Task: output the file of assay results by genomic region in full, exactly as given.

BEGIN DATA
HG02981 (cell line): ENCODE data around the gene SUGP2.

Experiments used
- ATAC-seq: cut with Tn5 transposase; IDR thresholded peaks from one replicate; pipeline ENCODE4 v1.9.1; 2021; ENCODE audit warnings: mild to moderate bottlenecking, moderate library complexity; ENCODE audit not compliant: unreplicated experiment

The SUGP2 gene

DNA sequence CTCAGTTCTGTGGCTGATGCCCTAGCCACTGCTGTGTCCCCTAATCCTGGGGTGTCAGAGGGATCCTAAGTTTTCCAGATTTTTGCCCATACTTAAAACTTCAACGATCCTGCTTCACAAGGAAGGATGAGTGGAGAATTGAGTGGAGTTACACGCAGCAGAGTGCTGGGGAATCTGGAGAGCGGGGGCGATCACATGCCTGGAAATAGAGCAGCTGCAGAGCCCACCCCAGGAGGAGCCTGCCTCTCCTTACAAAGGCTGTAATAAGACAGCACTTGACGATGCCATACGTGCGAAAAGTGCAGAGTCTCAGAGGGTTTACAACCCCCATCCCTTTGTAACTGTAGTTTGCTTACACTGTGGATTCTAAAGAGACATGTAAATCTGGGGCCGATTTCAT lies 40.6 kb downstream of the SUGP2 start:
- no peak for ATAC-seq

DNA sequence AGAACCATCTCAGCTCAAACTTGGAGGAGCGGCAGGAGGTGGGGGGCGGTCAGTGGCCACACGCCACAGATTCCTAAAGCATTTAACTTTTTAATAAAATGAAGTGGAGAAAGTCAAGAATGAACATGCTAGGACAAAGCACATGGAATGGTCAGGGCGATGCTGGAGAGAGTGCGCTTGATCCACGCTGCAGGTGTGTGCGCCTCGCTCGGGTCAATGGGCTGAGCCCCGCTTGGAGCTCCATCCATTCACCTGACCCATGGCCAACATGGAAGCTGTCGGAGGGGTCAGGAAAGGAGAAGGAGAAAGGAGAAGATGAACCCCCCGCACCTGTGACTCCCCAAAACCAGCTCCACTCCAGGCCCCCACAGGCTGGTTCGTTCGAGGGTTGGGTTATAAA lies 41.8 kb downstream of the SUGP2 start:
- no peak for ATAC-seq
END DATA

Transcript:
HG02981 (cell line): ENCODE data around the gene SUGP2.

Experiments used
- ATAC-seq: cut with Tn5 transposase; IDR thresholded peaks from one replicate; pipeline ENCODE4 v1.9.1; 2021; ENCODE audit warnings: mild to moderate bottlenecking, moderate library complexity; ENCODE audit not compliant: unreplicated experiment

The SUGP2 gene

DNA sequence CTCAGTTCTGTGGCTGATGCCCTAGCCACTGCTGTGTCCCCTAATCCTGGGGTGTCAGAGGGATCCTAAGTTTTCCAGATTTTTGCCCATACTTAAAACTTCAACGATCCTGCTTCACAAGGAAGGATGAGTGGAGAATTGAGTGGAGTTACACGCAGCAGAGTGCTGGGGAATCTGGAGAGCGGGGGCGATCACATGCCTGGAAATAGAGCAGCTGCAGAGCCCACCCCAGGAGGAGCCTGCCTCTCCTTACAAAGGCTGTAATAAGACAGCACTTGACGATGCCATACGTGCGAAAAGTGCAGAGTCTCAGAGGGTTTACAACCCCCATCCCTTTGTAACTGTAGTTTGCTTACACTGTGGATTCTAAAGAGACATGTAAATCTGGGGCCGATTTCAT lies 40.6 kb downstream of the SUGP2 start:
- no peak for ATAC-seq

DNA sequence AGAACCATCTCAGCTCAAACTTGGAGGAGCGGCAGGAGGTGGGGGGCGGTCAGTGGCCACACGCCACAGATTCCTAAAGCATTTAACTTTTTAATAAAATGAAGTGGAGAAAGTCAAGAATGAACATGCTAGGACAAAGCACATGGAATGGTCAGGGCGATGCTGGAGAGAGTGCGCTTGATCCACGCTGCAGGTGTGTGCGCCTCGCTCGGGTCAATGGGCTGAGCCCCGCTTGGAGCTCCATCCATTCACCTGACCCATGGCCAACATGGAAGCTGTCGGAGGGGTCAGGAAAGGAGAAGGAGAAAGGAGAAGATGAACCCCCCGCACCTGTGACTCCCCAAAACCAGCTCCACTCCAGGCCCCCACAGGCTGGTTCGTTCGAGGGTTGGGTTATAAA lies 41.8 kb downstream of the SUGP2 start:
- no peak for ATAC-seq